You may wonder whether or not you should purchase a double trailer if you currently only own one jet ski.  You certainly can, but you will need to consider the balance of the jet ski’s weight while driving and possibly add additional weights to the other side to keep the trailer balanced at higher speeds. You should also rotate which side of the trailer you use to hold the jet ski to prevent the tread on your tires from becoming unevenly worn.

Trailer Classes

Like jet skis, many jet ski trailer brands sell different classes with varying features.  It’s important to look for a trailer that will be the best for your type of jet ski, as some are designed for more narrow, lightweight skis while others are designed for wider, heavier skis. 

For example, the popular trailer brand Triton has four classes of trailers—the Wave Series, LT Series, Elite Series, and WC2-2 Series—each designed to fit different kinds of jet skis. Their brochure explains which types of trailers are ideal for which types of skis and gives additional specs info.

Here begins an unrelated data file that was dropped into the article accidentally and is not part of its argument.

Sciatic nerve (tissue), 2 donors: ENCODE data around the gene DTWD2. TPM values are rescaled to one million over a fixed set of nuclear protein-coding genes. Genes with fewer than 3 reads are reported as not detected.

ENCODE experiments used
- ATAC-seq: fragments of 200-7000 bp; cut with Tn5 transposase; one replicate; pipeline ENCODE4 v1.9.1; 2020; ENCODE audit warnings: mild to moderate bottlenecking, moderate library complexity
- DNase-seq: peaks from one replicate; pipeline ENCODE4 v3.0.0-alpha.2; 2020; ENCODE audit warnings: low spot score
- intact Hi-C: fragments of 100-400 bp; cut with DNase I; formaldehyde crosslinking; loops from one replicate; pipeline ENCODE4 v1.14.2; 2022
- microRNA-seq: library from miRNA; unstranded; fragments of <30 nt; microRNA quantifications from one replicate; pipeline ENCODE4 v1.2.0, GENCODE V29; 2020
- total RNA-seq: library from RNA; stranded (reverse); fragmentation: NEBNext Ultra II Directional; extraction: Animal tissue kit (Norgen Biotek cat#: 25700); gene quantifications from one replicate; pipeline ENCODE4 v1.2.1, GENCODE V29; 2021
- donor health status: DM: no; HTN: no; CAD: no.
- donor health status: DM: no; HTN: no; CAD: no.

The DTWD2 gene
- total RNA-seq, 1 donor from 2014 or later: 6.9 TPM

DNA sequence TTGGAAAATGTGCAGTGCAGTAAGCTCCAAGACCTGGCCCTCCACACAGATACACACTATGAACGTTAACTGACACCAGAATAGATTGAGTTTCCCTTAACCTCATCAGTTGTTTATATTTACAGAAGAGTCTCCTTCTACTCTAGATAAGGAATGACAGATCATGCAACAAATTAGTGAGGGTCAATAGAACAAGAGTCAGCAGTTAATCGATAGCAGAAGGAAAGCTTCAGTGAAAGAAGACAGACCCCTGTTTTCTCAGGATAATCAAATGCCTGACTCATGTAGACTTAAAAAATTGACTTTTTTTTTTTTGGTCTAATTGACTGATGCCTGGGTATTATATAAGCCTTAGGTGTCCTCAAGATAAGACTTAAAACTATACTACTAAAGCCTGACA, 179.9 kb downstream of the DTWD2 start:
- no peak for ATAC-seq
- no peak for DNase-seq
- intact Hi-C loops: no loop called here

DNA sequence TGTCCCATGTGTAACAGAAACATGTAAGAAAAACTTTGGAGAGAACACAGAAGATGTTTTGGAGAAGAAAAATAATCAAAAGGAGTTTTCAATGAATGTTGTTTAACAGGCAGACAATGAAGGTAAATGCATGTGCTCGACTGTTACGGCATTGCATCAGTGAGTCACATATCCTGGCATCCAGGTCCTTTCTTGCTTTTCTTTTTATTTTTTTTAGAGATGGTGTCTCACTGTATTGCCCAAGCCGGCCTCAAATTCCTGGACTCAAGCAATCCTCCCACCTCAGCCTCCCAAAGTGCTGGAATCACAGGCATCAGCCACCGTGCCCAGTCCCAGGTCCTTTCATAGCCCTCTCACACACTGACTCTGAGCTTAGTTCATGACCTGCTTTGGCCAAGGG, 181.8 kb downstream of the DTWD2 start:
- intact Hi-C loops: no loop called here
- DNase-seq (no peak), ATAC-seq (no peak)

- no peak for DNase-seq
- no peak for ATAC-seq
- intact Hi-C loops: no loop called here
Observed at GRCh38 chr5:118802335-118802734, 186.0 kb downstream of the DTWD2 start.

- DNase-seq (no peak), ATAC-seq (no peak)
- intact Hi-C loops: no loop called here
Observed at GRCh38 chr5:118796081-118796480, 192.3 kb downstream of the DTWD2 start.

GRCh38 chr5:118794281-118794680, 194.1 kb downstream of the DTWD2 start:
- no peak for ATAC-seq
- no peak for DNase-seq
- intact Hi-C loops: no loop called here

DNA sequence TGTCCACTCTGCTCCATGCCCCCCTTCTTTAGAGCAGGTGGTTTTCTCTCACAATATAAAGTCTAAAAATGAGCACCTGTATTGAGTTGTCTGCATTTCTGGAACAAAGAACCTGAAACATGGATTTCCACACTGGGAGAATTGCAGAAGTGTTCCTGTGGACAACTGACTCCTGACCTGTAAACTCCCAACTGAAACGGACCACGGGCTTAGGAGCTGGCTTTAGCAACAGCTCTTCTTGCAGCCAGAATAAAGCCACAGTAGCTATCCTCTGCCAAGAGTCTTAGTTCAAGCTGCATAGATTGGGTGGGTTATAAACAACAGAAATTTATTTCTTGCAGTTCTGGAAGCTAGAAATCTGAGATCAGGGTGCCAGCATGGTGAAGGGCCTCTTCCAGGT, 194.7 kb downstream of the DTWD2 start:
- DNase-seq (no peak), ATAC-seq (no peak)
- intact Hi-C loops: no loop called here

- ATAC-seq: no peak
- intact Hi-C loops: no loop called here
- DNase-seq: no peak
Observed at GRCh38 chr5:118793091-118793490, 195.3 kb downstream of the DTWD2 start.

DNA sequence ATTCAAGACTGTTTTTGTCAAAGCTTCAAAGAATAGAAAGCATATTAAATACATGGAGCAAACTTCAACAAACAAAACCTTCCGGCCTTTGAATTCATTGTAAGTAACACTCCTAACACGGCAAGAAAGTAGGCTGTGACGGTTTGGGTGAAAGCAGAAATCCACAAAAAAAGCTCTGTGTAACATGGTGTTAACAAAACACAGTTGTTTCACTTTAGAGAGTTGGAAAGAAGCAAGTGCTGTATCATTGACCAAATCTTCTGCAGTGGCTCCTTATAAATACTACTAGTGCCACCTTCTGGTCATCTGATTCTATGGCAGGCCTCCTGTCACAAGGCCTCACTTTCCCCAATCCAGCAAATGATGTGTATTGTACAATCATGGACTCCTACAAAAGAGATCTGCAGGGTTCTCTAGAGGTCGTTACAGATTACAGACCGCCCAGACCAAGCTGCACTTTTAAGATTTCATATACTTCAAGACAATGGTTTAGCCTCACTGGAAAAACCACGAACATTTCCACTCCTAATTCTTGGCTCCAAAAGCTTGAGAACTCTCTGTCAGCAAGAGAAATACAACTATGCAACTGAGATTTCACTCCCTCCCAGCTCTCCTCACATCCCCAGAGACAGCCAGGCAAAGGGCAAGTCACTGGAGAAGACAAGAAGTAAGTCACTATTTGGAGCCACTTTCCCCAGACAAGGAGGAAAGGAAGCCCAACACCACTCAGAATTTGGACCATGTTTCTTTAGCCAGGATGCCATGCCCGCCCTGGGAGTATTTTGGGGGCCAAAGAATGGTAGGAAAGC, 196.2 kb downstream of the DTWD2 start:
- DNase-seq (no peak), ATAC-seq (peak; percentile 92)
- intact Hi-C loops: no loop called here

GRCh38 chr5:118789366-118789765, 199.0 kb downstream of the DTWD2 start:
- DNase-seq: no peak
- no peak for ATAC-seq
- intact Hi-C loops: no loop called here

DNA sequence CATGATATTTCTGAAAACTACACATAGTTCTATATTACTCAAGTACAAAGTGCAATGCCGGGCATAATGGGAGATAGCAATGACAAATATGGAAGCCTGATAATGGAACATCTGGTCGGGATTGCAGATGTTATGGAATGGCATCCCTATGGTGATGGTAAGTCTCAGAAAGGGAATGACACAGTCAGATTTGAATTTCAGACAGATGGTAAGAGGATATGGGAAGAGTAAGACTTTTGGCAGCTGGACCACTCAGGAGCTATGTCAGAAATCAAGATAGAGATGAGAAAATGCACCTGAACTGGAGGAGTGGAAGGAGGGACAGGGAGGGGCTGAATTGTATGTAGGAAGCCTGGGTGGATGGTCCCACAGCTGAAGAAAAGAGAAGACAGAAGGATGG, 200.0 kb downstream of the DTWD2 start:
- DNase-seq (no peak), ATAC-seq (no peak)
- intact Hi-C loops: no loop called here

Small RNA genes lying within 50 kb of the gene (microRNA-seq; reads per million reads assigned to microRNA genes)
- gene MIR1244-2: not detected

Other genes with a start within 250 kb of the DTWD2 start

Other brands, such as Karavan are more streamlined in their options, but still have several varieties based on material and carrying capacity. At a bare minimum, most trailer retailers will have varying classes based on material (steel/aluminum), number of skis, and carrying capacity.

Single vs. Tandem Axles

The number of axles the trailer has is another point of variance between different trailers.  Most trailers either have one or two axles.  Tandem axle systems often have a heavier carrying capacity and can be safer when hauling heavy loads, but single axle systems are easier to maneuver and are usually fine for either a single jet ski or two lighter skis.

Suspension Systems: Leaf Spring vs. Torsion

One of the lesser commonly considered variations between jet ski trailers is the suspension systems they have in place.  Leaf spring systems are the most common and they are the less expensive of the two options. 

Torsion spring systems are a newer design, but they have some beneficial features like their ability to keep the PWC lower to the ground, which makes it easier to launch. Although torsion spring suspensions can be better for heavier jet skis, in most cases, either suspension type will do. Which option you choose might depend on budget and availability.

Brakes vs. No Brakes

Most jet ski trailers don’t come with brakes, though some larger models do. They’re a great feature if you can find them though because they can help you maintain control while driving at higher speeds or on hills. Be aware that some states may require you to have trailer brakes depending on carrying weight or number of axles, so be sure to check your state’s laws to make sure you are following the latest regulations. If you need to add brakes to your trailer, here is a helpful resource.